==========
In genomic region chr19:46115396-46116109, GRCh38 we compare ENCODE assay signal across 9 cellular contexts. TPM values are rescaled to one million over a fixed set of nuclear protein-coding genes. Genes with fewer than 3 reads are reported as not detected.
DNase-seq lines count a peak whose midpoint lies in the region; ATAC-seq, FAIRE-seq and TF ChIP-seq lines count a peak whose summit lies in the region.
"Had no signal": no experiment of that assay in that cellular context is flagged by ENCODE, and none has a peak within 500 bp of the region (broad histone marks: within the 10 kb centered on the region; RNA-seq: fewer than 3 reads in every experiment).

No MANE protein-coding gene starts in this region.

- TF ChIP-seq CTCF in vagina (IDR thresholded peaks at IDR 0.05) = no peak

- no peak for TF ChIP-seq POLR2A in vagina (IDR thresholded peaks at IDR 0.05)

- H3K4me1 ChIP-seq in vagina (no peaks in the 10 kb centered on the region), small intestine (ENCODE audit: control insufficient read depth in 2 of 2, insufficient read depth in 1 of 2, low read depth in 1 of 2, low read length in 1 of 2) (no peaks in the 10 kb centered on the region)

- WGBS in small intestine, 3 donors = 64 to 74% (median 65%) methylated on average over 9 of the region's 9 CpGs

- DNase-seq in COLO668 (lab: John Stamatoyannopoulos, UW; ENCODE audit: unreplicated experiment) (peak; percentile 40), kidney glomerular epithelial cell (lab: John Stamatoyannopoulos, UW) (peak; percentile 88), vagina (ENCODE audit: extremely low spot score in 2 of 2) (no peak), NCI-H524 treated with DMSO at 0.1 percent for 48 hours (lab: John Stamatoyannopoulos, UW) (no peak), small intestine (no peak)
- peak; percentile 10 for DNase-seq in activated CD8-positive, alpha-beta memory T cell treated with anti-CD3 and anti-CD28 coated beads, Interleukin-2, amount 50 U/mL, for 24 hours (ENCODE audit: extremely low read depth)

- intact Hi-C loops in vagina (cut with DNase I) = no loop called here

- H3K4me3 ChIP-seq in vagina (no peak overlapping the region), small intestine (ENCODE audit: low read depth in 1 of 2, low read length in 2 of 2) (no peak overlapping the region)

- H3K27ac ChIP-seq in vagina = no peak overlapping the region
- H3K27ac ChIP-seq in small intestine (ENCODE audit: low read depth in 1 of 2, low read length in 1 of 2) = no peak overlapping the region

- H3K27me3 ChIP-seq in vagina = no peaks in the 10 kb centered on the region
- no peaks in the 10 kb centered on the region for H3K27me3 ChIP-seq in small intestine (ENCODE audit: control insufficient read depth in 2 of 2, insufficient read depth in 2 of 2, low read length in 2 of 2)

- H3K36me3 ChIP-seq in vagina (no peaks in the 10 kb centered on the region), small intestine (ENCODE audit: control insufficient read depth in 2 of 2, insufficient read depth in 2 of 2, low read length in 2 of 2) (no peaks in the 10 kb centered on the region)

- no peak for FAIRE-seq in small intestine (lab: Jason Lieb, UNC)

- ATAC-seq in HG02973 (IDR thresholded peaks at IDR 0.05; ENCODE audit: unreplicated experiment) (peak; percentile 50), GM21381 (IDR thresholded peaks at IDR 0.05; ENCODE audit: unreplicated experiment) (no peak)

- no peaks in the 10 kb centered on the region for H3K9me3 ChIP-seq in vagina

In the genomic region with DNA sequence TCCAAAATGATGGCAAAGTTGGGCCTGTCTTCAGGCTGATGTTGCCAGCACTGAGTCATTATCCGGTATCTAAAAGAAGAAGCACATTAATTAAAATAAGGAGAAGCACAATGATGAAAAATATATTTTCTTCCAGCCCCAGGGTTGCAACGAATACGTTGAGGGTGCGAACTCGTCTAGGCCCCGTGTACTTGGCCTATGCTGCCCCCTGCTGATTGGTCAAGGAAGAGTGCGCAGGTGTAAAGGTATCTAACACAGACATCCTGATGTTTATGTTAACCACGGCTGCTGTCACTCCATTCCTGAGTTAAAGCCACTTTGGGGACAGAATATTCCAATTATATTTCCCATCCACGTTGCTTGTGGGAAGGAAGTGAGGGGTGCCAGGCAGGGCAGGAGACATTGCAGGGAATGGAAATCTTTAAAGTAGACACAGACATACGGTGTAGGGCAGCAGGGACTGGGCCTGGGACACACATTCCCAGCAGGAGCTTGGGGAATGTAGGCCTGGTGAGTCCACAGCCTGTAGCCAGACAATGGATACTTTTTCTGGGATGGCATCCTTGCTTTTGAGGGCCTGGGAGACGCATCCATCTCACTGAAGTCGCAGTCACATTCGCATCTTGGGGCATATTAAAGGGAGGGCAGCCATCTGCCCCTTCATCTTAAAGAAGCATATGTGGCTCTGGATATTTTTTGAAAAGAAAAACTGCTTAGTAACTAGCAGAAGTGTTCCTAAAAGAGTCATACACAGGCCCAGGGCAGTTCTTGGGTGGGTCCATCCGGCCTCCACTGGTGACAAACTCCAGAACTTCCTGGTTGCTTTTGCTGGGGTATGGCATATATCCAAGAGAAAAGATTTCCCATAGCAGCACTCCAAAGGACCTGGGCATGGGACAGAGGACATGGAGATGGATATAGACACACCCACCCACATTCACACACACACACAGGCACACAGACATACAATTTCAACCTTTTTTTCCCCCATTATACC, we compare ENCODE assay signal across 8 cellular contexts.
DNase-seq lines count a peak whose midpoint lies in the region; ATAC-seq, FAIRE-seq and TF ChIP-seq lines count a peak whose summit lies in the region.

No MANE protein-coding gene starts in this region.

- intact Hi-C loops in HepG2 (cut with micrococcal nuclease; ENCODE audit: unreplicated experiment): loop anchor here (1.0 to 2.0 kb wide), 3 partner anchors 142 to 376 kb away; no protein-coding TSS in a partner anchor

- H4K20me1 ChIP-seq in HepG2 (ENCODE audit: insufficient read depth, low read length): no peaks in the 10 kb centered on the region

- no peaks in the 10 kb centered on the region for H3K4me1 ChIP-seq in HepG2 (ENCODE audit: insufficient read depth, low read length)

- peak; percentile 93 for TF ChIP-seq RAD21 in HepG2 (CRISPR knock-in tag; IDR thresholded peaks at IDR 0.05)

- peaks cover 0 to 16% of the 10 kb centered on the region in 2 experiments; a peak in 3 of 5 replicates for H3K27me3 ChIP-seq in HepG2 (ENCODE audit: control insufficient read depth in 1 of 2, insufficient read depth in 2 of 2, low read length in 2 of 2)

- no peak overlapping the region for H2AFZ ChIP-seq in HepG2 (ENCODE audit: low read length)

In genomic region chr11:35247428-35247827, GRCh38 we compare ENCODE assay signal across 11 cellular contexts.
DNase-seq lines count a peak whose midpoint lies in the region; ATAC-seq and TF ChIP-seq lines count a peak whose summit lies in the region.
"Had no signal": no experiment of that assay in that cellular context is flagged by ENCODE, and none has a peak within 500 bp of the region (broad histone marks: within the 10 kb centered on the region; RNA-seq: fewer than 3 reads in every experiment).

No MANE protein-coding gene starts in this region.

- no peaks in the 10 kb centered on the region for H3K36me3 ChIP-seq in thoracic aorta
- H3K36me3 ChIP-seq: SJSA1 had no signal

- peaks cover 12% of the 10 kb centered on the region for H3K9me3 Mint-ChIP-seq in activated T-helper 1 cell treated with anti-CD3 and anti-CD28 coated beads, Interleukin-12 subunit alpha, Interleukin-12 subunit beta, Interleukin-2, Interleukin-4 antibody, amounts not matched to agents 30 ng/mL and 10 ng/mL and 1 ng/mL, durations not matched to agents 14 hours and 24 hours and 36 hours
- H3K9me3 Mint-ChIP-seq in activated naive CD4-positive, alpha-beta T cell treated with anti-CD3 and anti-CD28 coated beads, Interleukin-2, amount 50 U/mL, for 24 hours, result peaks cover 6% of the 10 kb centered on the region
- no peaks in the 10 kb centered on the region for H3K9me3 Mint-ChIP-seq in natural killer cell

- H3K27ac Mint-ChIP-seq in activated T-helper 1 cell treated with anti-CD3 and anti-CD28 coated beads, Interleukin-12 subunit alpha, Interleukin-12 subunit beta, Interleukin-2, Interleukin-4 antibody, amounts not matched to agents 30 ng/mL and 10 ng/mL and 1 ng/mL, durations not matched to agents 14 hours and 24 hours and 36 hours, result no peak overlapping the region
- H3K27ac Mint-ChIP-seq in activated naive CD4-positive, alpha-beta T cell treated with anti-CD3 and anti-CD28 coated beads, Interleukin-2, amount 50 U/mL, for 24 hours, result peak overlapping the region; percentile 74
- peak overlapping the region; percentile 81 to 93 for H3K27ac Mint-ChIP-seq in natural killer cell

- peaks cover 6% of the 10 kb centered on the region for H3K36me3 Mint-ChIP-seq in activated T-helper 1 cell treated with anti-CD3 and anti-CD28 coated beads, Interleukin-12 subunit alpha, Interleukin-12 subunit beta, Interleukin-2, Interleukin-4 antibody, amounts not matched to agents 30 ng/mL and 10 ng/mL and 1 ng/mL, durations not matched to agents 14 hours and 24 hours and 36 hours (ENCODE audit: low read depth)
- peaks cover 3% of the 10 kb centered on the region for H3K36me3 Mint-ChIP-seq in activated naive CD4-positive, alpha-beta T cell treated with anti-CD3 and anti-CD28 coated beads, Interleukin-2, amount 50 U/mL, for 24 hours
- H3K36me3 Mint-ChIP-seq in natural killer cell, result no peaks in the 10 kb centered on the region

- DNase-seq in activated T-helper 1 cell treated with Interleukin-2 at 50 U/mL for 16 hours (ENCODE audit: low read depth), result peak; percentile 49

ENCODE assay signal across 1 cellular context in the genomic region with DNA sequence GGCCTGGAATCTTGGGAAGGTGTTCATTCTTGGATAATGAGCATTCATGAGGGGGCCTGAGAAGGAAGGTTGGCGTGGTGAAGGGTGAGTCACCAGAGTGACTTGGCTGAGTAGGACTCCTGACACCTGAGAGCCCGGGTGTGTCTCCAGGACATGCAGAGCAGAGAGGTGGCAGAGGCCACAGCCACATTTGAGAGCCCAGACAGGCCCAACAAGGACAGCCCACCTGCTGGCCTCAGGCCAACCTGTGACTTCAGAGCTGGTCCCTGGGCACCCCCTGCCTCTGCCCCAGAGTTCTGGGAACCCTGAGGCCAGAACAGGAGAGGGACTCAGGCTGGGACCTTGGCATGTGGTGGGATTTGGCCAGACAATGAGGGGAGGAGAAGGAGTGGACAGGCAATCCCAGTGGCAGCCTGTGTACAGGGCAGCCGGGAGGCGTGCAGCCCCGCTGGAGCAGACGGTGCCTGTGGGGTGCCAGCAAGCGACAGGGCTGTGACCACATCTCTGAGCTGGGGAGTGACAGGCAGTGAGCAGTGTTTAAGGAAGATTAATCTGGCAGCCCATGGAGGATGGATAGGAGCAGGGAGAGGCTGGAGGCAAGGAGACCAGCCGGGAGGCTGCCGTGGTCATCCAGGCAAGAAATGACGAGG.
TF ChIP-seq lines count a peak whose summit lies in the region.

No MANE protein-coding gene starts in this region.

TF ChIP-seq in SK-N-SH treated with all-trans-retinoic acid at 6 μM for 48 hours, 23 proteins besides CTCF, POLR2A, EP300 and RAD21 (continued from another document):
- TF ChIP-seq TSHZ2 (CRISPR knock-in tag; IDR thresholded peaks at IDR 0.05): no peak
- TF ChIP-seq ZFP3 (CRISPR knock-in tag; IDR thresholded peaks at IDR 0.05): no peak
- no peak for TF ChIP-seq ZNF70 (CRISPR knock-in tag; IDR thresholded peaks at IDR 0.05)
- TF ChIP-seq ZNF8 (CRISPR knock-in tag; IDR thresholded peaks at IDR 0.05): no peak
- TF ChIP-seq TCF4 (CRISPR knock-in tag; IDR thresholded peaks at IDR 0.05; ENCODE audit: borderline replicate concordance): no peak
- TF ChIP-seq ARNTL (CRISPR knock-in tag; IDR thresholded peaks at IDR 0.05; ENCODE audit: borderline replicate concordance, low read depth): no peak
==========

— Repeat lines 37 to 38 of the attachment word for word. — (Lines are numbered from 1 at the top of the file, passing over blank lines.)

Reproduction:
- H3K9me3 Mint-ChIP-seq in activated naive CD4-positive, alpha-beta T cell treated with anti-CD3 and anti-CD28 coated beads, Interleukin-2, amount 50 U/mL, for 24 hours, result peaks cover 6% of the 10 kb centered on the region
- no peaks in the 10 kb centered on the region for H3K9me3 Mint-ChIP-seq in natural killer cell